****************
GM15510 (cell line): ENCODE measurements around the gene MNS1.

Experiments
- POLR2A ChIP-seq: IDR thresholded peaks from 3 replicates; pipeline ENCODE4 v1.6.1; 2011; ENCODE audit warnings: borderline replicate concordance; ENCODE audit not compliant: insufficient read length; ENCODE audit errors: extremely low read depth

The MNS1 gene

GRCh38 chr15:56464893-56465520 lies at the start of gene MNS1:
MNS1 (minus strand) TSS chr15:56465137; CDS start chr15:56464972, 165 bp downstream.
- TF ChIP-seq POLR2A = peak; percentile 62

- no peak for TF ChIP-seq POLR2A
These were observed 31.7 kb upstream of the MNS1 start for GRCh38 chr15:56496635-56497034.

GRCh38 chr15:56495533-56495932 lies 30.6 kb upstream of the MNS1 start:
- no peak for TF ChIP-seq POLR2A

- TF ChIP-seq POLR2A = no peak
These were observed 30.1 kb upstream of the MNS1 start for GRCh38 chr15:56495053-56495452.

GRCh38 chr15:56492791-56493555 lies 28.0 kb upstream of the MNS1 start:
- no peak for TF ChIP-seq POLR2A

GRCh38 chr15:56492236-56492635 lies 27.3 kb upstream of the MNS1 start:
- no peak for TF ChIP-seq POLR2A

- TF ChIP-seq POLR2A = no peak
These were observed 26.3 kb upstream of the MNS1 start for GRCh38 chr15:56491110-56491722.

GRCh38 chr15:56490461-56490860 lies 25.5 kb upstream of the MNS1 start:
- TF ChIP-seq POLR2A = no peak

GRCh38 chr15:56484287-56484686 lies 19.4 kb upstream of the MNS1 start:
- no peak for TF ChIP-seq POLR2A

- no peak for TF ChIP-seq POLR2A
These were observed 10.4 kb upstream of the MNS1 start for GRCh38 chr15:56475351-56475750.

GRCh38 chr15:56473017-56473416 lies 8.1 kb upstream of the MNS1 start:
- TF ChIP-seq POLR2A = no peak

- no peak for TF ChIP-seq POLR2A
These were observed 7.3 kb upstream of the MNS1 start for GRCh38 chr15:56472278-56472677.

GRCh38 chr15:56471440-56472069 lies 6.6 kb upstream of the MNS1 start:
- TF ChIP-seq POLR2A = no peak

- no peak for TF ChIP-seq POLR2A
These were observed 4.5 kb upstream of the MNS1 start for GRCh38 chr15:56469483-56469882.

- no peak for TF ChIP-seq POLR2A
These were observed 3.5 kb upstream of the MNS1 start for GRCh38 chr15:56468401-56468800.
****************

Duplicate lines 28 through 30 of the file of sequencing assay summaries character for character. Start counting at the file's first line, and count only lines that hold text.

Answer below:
- no peak for TF ChIP-seq POLR2A
These were observed 7.3 kb upstream of the MNS1 start for GRCh38 chr15:56472278-56472677.

GRCh38 chr15:56471440-56472069 lies 6.6 kb upstream of the MNS1 start: